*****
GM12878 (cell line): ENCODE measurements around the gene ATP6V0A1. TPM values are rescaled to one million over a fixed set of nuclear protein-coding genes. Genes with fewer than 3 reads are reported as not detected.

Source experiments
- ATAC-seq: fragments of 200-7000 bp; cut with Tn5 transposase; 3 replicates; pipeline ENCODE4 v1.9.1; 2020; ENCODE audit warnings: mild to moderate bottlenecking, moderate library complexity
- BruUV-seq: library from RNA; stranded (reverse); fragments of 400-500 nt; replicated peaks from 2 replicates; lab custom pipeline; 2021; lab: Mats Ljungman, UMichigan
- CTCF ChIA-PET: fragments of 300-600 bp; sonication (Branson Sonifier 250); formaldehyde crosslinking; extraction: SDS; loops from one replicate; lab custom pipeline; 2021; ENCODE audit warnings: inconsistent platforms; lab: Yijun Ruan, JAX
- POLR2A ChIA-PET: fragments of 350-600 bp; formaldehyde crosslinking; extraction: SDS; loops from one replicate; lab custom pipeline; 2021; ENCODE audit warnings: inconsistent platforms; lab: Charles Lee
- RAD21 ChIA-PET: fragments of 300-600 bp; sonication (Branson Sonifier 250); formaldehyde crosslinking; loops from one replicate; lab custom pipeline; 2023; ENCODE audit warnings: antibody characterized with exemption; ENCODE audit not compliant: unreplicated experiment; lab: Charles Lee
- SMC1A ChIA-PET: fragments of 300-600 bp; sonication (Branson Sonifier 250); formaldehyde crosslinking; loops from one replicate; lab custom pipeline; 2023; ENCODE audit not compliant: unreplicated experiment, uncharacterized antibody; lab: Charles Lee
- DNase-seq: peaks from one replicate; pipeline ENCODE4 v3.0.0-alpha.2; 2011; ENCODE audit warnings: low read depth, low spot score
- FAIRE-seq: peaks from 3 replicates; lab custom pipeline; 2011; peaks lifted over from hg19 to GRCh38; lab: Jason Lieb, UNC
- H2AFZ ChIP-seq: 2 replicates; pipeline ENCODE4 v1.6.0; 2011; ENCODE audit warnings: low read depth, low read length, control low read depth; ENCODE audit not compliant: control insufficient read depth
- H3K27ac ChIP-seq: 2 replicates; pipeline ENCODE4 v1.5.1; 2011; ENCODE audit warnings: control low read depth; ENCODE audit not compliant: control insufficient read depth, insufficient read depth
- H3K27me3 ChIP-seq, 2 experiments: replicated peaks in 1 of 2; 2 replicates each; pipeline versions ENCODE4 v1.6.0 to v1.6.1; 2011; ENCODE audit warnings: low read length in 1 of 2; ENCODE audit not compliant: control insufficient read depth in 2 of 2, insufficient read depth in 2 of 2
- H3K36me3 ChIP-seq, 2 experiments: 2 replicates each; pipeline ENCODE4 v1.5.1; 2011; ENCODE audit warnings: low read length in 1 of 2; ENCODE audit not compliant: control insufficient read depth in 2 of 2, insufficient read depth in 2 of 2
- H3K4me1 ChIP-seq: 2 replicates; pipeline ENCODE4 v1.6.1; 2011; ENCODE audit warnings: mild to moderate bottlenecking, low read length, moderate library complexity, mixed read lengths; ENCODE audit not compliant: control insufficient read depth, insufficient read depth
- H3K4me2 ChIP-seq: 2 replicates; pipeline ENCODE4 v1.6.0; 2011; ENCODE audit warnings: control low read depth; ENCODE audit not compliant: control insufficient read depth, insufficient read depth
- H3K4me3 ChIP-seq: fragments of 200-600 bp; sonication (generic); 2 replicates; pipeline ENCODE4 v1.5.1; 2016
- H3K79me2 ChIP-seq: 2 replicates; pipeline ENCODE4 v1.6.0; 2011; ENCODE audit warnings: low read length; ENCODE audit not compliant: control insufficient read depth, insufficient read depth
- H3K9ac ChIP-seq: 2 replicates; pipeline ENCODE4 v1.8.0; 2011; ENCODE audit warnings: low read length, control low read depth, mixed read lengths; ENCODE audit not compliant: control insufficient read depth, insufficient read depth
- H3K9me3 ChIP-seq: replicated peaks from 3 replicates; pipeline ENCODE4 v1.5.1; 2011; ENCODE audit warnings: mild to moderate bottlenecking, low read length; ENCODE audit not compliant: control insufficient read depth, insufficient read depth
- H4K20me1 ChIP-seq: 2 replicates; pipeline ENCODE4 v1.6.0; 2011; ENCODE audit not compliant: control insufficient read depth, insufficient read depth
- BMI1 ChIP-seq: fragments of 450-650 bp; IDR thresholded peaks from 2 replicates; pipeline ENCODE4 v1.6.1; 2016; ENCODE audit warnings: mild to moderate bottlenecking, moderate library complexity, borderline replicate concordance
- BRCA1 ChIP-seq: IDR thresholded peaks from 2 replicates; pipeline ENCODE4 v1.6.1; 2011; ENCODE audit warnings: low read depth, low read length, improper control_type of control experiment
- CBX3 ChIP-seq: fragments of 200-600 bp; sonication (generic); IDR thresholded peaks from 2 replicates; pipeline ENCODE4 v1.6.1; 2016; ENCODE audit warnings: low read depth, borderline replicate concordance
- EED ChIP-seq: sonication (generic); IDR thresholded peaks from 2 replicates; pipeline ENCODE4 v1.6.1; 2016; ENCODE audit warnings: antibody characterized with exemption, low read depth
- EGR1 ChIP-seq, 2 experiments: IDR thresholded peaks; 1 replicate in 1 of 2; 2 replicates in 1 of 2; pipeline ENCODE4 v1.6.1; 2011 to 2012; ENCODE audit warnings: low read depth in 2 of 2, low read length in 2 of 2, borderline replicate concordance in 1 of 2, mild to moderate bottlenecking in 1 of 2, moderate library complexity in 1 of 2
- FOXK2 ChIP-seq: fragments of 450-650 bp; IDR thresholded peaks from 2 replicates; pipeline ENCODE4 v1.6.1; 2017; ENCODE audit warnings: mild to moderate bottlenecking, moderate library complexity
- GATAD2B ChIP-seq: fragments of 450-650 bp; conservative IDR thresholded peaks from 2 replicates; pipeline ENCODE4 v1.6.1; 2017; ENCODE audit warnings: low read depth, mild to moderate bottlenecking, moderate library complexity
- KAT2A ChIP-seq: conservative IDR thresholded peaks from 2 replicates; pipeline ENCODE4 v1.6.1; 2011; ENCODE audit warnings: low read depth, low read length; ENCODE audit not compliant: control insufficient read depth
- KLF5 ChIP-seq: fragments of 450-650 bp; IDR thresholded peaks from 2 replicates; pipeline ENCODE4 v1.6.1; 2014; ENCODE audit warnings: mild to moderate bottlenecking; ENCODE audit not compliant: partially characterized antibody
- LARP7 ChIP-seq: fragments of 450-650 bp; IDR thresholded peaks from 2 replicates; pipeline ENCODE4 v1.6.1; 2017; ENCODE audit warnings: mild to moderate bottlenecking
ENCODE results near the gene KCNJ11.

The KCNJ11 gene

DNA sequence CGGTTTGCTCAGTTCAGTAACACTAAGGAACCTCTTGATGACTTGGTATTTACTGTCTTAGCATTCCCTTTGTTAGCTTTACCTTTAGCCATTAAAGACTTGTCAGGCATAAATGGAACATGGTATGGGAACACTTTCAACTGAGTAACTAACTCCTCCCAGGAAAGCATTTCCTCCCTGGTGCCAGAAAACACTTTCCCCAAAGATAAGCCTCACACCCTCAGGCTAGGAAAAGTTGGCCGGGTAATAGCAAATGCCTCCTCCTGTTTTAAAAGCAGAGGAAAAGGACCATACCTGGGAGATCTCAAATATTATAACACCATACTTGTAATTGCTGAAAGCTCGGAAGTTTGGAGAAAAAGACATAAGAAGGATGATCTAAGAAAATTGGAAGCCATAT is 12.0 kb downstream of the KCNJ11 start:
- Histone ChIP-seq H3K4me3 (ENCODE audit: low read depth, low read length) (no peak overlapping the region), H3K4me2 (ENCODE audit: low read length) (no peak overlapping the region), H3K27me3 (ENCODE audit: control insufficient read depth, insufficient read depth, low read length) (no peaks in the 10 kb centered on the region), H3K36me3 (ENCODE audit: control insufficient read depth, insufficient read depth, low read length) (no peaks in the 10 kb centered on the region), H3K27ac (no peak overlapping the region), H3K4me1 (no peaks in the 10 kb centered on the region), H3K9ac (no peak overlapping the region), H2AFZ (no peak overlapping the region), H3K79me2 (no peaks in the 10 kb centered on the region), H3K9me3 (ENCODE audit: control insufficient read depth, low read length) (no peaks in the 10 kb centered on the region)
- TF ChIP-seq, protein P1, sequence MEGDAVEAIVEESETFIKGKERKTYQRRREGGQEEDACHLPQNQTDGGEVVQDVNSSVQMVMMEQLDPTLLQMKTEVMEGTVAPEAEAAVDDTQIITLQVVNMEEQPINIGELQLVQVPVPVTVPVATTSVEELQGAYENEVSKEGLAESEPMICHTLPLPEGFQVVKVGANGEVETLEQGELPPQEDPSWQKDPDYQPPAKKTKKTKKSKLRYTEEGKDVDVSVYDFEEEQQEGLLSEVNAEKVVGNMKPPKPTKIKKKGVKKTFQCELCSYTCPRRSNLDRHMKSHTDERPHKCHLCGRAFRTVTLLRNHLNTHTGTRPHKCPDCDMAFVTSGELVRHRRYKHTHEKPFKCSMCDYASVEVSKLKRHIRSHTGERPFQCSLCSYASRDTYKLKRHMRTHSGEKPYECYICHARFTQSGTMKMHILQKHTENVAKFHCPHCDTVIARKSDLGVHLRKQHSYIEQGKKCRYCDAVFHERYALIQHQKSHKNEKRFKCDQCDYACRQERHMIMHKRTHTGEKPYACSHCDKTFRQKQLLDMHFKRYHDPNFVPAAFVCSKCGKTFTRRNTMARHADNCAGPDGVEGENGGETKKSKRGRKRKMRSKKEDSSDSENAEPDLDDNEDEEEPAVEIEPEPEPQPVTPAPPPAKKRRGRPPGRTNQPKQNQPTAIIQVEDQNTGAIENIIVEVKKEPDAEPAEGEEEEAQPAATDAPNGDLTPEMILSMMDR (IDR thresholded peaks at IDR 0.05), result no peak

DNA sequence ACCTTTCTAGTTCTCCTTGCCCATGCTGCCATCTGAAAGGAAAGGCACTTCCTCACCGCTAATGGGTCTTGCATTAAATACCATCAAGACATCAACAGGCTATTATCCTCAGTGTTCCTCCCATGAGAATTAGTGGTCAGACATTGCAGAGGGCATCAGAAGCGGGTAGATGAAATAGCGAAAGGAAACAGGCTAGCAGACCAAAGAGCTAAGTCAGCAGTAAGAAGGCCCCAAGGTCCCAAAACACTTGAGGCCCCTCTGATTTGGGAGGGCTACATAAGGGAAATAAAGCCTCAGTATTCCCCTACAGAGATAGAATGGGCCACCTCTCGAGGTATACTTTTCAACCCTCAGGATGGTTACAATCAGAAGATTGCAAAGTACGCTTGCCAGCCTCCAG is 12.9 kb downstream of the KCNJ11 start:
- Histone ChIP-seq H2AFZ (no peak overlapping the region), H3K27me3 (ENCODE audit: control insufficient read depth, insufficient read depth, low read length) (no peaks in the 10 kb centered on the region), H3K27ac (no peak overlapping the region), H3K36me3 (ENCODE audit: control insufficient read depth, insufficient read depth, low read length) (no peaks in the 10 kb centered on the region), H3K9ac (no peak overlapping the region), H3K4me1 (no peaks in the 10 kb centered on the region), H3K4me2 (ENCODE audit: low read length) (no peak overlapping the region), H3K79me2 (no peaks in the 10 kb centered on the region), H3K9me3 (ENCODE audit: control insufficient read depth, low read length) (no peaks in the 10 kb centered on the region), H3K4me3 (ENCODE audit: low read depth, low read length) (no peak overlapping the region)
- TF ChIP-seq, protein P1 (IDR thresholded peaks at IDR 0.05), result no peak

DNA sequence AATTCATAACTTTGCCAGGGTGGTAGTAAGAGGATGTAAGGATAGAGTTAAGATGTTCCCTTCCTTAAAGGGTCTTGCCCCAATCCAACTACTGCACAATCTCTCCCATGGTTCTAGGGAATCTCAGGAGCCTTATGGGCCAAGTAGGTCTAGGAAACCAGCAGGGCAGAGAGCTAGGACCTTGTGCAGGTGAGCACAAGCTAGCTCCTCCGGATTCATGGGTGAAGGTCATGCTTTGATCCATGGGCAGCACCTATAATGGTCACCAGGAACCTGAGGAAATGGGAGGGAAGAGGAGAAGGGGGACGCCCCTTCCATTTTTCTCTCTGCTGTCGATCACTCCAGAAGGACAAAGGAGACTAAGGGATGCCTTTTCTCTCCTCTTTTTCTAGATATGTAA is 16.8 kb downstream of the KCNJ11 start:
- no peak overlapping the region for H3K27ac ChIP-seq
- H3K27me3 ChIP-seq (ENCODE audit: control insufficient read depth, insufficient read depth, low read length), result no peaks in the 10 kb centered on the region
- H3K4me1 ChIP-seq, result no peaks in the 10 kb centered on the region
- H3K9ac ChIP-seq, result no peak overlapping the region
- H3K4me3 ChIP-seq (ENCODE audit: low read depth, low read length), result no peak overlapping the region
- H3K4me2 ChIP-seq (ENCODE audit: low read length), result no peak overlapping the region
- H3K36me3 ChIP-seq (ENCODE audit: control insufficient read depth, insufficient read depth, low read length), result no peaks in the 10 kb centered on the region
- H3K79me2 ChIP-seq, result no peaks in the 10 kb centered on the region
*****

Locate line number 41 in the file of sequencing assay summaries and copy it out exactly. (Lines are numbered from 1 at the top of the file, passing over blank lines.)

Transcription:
- no peak overlapping the region for H3K27ac ChIP-seq